“It’s totally humbling,” she said. “I feel like I don’t deserve this any more than anybody else at this school or at this district.”
In her ninth year of teaching science at Burroughs, Tobin aspires to help students apply the subject to their own lives.
In one infamous lesson, students learned how phytoplankton require nitrogen made available from whale waste in order to fulfill their role as the basis of the ocean’s food chain, which is a necessary element to the planet’s well-being.
In class that day, the message was, “our life and the lives of other creatures are dependent on whale poop,” Tobin said.
That lesson may have partly led Tobin to what she calls her greatest professional achievement — the time one student wrote a response to what she was learning in Tobin’s class, ending her note with, “Thanks for making me wonder about things, Mrs. Tobin.”
“At that moment, I thought, that’s my greatest accomplishment. I have made my students wonder,” she said.
Emilio Urioste, director of secondary education for Burbank Unified, hired Tobin nearly a decade ago when he was principal at Burroughs.
“She’s one of those teachers that when your child has her, you know that your child is going to be very engaged and know what’s going on,” he said.
Tobin, 34, grew up in a family of farmers who milked cows and slaughtered chickens near the village of Vanlue, Ohio. As a girl, she roamed vast open fields in the countryside, where she’d catch mice or return home with wounded birds.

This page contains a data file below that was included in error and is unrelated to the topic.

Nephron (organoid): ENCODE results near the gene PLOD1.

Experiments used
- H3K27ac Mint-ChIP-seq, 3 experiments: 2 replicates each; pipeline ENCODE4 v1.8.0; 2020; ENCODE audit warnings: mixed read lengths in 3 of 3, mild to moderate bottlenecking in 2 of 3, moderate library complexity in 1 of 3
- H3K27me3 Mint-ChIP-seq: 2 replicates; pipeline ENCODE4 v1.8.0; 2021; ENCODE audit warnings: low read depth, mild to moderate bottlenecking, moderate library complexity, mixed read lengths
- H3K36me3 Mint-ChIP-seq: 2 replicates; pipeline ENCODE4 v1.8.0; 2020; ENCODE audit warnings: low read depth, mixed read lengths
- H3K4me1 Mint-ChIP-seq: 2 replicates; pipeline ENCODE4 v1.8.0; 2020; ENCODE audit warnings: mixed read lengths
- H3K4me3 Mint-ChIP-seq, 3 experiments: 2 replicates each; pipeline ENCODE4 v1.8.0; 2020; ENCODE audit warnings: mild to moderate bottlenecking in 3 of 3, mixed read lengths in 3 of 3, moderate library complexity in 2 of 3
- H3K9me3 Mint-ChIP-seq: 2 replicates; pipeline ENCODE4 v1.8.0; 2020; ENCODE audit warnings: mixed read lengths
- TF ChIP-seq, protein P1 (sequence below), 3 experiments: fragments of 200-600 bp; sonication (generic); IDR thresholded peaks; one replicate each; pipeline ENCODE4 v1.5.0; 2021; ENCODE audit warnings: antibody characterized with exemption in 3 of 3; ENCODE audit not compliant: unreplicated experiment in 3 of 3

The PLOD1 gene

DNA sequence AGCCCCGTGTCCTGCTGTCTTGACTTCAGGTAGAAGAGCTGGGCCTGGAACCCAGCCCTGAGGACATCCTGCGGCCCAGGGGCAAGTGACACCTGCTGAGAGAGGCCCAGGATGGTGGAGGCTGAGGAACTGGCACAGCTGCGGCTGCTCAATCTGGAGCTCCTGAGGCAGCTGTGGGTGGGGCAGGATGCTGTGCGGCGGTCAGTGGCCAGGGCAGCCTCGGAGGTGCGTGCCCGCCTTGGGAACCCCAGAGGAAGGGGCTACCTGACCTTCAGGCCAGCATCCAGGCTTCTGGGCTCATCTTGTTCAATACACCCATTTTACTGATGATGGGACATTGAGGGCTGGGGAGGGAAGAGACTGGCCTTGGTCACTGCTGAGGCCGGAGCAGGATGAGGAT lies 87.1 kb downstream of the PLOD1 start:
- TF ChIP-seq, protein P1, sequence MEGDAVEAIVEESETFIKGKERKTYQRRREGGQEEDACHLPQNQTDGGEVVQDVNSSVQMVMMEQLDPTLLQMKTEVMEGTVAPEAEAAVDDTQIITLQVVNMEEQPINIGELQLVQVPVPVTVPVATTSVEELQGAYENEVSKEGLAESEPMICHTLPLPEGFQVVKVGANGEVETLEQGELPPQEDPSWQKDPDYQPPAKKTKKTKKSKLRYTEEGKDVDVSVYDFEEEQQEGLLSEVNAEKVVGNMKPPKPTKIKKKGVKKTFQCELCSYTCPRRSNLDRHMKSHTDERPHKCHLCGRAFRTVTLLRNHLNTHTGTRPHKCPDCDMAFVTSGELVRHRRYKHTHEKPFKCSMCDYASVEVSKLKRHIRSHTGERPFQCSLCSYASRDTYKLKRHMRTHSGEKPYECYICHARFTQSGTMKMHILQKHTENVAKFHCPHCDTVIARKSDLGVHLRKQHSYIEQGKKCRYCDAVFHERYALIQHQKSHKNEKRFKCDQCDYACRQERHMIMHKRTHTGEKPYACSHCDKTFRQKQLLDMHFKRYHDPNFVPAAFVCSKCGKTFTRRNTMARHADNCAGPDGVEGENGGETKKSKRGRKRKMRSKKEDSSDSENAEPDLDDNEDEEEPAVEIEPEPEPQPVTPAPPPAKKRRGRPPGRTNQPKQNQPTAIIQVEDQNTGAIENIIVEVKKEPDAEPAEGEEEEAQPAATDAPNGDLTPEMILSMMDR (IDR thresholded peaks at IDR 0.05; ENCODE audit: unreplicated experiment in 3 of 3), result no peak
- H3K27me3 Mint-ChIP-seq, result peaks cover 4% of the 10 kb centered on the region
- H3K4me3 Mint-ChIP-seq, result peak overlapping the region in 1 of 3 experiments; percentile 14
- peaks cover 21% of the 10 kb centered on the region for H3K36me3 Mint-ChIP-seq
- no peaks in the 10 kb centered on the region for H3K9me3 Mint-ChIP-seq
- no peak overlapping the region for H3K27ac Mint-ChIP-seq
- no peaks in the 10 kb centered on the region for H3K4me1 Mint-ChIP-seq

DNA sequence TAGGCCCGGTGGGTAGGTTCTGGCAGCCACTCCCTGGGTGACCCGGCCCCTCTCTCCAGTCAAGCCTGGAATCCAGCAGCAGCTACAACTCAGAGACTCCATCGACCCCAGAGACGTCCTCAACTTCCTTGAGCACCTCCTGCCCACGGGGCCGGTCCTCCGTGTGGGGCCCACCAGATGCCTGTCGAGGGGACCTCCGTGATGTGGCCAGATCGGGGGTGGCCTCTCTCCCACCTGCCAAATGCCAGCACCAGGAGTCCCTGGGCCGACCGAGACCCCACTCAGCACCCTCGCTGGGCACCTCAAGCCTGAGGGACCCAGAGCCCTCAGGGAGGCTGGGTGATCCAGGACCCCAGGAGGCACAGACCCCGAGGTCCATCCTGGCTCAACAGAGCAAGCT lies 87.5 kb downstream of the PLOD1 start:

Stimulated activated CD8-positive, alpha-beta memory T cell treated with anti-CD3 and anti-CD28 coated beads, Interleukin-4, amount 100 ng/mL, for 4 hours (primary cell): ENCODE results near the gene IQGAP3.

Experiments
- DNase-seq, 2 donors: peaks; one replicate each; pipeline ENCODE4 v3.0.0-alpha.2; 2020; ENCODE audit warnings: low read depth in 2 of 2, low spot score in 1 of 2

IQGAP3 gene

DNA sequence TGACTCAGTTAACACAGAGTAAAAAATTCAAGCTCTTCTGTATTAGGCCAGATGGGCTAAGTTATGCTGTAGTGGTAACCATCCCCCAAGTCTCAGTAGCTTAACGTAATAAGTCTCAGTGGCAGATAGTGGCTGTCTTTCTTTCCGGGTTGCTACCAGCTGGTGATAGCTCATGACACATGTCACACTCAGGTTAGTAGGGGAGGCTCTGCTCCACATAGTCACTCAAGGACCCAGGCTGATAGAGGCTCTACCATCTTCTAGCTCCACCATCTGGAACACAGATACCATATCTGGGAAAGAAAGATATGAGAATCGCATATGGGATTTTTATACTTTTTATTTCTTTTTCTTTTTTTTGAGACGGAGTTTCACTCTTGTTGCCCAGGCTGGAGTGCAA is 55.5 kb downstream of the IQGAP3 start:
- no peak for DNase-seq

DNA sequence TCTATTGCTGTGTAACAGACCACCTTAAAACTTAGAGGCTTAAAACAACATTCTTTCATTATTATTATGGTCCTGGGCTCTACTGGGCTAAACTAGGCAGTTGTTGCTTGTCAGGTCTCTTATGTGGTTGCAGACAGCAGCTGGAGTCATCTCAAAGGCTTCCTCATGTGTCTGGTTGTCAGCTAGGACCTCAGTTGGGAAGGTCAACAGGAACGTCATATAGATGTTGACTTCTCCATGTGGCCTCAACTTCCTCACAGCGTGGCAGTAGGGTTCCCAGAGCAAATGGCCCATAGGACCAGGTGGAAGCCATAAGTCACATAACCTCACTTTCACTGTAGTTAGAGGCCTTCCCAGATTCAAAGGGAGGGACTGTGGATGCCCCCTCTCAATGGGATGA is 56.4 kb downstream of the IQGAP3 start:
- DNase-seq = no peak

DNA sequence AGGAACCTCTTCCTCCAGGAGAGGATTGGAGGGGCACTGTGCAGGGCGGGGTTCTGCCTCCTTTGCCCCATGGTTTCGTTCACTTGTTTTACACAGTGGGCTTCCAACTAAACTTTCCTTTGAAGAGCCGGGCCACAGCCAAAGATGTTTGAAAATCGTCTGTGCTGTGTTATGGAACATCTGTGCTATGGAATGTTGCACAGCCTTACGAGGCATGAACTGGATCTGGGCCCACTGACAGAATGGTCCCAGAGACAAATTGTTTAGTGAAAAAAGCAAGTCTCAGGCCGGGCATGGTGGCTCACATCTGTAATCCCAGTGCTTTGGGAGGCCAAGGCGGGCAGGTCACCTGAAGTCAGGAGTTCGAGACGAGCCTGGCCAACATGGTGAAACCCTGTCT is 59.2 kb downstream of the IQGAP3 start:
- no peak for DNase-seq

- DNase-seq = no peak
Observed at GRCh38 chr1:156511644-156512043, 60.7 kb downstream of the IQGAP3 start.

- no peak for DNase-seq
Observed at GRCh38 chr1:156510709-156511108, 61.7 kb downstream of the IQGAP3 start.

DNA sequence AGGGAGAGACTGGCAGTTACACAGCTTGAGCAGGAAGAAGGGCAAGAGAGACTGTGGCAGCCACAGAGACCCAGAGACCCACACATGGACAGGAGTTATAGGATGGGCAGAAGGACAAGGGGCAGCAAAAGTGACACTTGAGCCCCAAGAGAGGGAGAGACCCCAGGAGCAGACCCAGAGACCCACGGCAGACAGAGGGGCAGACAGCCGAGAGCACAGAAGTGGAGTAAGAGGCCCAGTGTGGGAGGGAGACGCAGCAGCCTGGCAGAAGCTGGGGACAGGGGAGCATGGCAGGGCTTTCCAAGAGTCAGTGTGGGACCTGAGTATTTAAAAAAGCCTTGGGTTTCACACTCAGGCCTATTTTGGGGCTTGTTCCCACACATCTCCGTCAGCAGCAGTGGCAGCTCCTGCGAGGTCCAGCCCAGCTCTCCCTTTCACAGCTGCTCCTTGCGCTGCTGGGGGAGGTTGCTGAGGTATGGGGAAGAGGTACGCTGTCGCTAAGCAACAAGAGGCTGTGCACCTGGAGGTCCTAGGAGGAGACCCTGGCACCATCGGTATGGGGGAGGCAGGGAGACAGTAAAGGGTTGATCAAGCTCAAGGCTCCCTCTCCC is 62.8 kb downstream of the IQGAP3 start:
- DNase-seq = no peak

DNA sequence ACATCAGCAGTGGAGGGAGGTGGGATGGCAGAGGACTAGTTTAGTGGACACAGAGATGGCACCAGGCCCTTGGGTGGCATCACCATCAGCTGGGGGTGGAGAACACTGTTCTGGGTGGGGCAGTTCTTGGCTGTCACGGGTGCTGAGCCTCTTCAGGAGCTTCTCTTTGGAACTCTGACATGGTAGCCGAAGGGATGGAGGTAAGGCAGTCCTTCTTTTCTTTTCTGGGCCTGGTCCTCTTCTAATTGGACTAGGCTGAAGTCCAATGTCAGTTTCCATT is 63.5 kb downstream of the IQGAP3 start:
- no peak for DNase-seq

“I think I always knew I wanted to teach. I always loved bragging to my mom and friends all the cool things I learned,” she said of her jaunts in the fields.
She graduated as valedictorian of her senior class of 24 students, bound for the University of Findlay on a full scholarship.
As a junior there, her stepfather, Ted Dennis, a coach and fifth-grade teacher, died. His unexpected death, the result of a car accident, devastated Tobin.
At his memorial, one of his former student recalled Dennis always said “hi” to him, and Tobin wished her own students would say the same of her one day.
“That I notice every kid and that I see every kid,” she said. “There are so many kids that are quiet and overlooked. They want someone to say ‘hi’ to them.”
Now a mother of two, Tobin and her husband, Randy, regularly return to Ohio to visit family. They were on her aunt and uncle’s farm in July when Tobin conducted an interview via Skype with a panel of educators seeking the next round of Los Angeles County Teachers of the Year.
When Tobin returned to her Hollywood home, a letter from the Los Angeles County Office of Education let her know that she’d landed among the top 16 in the county.
“It’s almost like, ‘why me?’” she asked, adding that she teaches among educators who are her mentors. “I feel like I do my job just like everybody else [would do] my job … I’m definitely standing on the shoulders of giants.”
Follow Kelly Corrigan on Twitter: @kellymcorrigan.